Near the beginning of my almost 11 years in Kawasaki's dealer training department, I was added to the team that was tasked with transitioning about a dozen Cabela's stores into Kawasaki dealers. That is, these stores had dropped Polaris and picked up Kawasaki. It was a trial program. Kawasaki had set up odd little dealerships like this before, among the most notable a chain of Southern California surf shops as Jet Ski dealers. Same idea, except of course the Cabela's were to get Kawasaki's ATVs and Mule utility vehicles. I visited the Sidney Nebraska Cabela's store and headquarters, another store in the same state, and others in Minneapolis, Pennsylvania, Wisconsin and all over. Great people, very customer oriented, very professional. My particular assignment was to "vet" their vehicle service depts., including training key tech people as needed.
It was interesting for this urban kid who had never hunted or fished to be immersed into the Cabela's outdoor culture. Each store explained to me their history, showed me the in-store museum and nature display, and pointed out their on-premises restaurant, all designed to make Cabelas a destination experience for the entire family. I got to shoot in the electronic shooting gallery, for example, which was a first for me.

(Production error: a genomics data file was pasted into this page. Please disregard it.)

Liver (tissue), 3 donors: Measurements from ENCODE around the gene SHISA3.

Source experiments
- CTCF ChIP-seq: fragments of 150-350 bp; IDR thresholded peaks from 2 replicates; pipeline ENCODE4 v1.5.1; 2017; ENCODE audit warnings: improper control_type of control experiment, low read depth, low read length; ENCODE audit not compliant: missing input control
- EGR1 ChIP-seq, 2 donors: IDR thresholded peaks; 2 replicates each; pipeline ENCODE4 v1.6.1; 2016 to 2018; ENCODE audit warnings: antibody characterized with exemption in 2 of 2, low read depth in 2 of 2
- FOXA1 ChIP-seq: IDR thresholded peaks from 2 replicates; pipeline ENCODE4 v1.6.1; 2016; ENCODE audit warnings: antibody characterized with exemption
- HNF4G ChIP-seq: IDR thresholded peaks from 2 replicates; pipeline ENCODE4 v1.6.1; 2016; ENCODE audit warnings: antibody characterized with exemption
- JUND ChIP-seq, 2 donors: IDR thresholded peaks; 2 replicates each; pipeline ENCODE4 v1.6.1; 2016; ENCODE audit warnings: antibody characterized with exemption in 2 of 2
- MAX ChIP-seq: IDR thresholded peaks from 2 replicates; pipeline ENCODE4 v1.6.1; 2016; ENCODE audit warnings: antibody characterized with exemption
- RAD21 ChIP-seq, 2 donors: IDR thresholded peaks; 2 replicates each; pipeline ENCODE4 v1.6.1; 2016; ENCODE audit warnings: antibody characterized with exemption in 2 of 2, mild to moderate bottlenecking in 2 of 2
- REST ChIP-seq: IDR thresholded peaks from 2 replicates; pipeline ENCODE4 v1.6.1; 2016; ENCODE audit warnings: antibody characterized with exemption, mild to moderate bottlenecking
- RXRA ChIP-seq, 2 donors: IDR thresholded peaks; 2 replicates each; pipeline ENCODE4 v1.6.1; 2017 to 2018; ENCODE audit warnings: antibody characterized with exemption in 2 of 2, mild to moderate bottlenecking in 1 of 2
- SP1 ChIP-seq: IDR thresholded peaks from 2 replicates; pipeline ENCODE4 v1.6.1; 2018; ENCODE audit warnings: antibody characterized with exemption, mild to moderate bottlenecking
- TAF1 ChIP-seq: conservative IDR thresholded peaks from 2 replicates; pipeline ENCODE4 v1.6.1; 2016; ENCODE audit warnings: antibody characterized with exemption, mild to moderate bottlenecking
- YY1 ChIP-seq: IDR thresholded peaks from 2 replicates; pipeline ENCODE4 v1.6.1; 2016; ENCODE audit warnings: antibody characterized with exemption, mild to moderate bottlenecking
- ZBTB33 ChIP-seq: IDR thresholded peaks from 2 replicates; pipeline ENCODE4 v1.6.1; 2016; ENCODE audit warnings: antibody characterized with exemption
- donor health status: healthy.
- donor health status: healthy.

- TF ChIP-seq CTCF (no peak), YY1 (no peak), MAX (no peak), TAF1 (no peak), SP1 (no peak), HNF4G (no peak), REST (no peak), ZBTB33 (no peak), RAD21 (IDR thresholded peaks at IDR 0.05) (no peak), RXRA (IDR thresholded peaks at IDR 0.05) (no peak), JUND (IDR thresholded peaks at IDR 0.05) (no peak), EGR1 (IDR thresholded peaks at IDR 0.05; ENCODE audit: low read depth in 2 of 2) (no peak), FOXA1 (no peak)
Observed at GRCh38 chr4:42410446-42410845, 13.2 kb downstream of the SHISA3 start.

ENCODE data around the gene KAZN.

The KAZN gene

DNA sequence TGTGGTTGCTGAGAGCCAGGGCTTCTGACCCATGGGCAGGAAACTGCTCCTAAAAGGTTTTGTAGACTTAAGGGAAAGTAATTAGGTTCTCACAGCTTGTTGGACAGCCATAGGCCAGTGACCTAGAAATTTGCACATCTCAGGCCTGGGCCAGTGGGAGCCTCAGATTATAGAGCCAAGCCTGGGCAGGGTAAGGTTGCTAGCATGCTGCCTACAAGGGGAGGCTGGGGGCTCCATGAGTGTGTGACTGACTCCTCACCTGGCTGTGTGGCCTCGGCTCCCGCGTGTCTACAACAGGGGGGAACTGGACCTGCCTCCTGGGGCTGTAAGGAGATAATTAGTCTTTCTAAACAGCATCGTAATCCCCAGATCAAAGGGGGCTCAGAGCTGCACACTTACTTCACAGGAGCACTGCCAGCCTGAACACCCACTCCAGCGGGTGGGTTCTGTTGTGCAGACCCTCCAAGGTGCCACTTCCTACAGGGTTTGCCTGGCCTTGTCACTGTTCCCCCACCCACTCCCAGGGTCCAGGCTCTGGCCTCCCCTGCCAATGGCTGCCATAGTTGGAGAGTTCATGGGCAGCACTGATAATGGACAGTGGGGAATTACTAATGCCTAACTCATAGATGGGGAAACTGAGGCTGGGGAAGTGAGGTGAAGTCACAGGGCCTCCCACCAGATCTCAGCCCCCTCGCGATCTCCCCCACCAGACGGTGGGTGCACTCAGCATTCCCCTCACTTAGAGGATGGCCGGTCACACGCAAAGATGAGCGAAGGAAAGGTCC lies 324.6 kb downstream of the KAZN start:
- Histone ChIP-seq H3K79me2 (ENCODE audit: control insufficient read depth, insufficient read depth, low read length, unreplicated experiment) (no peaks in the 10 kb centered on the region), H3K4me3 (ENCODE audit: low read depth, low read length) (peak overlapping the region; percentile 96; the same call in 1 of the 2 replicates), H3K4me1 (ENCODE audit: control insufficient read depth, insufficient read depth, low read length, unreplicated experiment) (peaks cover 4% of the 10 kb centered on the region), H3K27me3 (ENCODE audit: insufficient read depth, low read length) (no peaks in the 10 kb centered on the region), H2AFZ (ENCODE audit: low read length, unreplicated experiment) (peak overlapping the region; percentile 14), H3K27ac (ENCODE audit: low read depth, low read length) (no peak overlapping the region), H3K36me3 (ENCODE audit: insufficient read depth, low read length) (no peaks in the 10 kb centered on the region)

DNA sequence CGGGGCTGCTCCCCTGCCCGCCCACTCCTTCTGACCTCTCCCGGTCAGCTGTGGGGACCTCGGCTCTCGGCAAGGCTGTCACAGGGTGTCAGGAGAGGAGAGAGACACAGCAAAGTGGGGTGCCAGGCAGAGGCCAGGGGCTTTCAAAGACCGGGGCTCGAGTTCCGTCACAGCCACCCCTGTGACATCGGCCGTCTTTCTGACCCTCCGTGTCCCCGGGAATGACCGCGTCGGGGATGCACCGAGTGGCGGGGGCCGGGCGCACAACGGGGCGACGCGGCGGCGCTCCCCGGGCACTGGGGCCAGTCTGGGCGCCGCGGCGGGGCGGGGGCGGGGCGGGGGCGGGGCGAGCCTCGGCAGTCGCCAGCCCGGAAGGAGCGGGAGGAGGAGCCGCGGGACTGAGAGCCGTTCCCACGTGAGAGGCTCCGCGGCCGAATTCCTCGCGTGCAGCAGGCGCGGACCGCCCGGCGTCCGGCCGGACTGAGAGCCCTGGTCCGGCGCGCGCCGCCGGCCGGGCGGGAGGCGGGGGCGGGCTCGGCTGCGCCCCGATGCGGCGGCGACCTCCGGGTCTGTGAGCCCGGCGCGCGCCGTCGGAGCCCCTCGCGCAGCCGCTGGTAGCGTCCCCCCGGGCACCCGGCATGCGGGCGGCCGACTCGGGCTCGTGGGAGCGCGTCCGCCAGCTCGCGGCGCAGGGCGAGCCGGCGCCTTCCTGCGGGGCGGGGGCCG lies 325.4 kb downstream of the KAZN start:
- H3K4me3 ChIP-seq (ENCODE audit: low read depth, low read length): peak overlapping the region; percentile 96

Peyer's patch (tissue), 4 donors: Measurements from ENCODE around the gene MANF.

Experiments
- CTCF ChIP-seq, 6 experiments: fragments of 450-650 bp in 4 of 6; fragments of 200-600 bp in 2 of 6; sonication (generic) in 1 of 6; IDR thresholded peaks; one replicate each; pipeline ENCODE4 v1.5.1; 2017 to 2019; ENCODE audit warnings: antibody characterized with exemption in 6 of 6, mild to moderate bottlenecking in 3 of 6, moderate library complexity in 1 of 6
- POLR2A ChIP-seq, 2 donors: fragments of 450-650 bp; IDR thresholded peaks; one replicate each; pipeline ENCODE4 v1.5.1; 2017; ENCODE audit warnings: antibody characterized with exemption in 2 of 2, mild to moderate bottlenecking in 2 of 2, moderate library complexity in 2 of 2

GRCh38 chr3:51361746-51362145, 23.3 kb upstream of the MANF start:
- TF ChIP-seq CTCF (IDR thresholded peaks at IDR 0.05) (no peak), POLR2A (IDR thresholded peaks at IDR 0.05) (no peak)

At one of the stores, while having lunch with three dept. managers, whom I suspect had noticed my lack of enthusiasm in the shooting gallery, one or them turns to me and asks, "So what kind of hunting do you do?" Took me a minute, caught off guard, you know. But with a straight face I replied, "It's illegal to shoot animals in California. We shoot each other instead." Got a laugh, that did. But then one of the guys says, "But, what did they send YOU here for? Why not someone with a hunting background?" Well, the answer was obvious and it wouldn't have helped so I kept quiet.